The father of disappeared child Madeleine McCann has spoken out about how the media has dealt with his daughter’s disappearance:
Madeleine McCann was treated as a “commodity” by the UK press, her father Gerry has told MPs.
Some reports about the missing girl had been “embellished” or even made up, the culture, media and sport select committee was told.
Papers had, without evidence, published stories suggesting Madeleine was dead, which could have stopped people looking for her, Mr McCann said.
Madeleine, of Rothley, Leicestershire, vanished in Portugal in May 2007.
This happened shortly before her fourth birthday.
Prosecutors initially placed “arguido” – or formal suspect – status on Mr McCann and his wife Kate but this was lifted in July last year when the case was shelved as detectives stopped actively searching for the youngster.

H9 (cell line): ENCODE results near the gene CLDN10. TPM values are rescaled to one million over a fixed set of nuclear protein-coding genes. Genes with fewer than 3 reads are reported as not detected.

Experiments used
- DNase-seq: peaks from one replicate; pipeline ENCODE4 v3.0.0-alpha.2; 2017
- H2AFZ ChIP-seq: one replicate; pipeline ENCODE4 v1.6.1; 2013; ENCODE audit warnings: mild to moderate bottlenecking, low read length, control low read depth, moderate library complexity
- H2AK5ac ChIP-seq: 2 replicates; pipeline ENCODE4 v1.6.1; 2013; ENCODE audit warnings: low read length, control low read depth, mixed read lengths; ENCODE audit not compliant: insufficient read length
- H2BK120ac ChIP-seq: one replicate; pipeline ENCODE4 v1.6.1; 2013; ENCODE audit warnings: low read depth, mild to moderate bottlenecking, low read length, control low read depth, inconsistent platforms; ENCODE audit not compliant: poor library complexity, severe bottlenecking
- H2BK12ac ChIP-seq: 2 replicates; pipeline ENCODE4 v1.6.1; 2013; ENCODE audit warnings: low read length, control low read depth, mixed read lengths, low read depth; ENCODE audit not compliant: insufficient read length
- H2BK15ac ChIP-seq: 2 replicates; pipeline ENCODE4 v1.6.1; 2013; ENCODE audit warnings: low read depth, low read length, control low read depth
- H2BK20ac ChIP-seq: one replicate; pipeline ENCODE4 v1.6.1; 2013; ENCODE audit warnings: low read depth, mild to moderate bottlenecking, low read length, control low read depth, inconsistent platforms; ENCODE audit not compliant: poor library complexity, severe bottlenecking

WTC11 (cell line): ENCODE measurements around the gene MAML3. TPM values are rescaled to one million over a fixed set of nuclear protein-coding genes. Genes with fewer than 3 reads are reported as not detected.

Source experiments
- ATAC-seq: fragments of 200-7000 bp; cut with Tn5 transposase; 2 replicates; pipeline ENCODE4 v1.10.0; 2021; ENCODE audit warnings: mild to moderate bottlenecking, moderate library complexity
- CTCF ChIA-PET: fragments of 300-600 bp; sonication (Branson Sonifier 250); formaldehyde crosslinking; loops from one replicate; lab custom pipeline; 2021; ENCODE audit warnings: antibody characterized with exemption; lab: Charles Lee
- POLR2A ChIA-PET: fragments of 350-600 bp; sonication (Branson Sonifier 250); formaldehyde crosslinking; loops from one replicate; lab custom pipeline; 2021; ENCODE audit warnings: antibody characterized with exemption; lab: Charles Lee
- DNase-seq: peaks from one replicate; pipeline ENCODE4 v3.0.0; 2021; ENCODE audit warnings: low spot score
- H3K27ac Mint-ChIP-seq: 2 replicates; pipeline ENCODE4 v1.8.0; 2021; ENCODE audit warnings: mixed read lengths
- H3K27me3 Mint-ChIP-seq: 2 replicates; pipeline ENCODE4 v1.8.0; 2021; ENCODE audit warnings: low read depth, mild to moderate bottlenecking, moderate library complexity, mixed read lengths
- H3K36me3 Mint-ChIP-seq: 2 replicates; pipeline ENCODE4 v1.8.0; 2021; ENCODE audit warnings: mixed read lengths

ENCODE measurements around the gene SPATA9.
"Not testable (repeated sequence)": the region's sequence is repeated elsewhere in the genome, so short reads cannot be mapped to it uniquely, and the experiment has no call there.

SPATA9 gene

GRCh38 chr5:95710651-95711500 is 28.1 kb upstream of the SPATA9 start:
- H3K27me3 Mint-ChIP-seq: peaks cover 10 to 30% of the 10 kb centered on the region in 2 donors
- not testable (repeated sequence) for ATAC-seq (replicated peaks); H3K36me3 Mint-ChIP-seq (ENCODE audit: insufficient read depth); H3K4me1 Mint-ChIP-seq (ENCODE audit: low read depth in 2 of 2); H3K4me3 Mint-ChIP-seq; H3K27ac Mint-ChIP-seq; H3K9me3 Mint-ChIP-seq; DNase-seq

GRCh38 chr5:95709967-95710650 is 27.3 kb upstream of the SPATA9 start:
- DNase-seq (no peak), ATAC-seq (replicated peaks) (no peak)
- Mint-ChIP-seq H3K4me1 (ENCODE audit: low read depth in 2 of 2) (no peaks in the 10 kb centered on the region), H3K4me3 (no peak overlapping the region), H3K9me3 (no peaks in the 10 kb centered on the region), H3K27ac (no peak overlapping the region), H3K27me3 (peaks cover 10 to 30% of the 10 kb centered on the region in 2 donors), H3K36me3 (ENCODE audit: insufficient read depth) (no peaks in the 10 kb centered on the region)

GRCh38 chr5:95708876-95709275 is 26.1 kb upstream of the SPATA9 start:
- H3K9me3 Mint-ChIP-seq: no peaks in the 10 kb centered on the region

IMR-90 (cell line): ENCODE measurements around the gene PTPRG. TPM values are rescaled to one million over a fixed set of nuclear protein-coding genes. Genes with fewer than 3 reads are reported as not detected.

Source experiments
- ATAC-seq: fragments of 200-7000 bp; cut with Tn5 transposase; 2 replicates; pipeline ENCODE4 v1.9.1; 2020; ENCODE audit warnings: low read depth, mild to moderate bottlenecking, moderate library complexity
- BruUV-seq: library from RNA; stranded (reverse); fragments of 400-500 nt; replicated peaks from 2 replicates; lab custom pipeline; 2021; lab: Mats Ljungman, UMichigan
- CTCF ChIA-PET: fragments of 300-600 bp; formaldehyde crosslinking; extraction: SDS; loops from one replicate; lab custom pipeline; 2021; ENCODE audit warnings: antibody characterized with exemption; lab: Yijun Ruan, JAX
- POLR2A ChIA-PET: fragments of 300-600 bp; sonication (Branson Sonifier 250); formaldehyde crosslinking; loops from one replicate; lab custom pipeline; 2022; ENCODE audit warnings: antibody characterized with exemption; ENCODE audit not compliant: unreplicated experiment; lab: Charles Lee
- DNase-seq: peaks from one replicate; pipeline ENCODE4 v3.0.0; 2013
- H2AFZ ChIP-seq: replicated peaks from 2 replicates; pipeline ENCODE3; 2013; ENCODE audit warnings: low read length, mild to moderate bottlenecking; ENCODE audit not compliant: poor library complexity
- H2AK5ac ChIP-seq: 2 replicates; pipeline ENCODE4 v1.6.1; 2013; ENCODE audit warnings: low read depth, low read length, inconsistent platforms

Mr McCann told the MPs: “Although elements of the media coverage have undoubtedly been helpful in the ongoing search for Madeleine, our family have been the focus of some of the most sensationalist, untruthful, irresponsible and damaging reporting in the history of the press.
I think it’s rich that he should accuse the media of treating his daughter as a commodity. What else are they going to do, particularly the tabloids whose entire raisons d’etre are entirely based on sensationalism? It’s also rich that he should accuse them of being irresponsible when he himself sensationalised his and his wife’s audience with the Pope and invited the media to watch. I’m not a fan of the tabloid media, but they are what they are, and McCann seems to have a highly selective memory about how he chose to use them too. And it was his and his wife’s unusual manipulation of them which caused questions about their motives to arise in the first place, which in turn fuelled (incorrectly) the stories which they eventually sued over.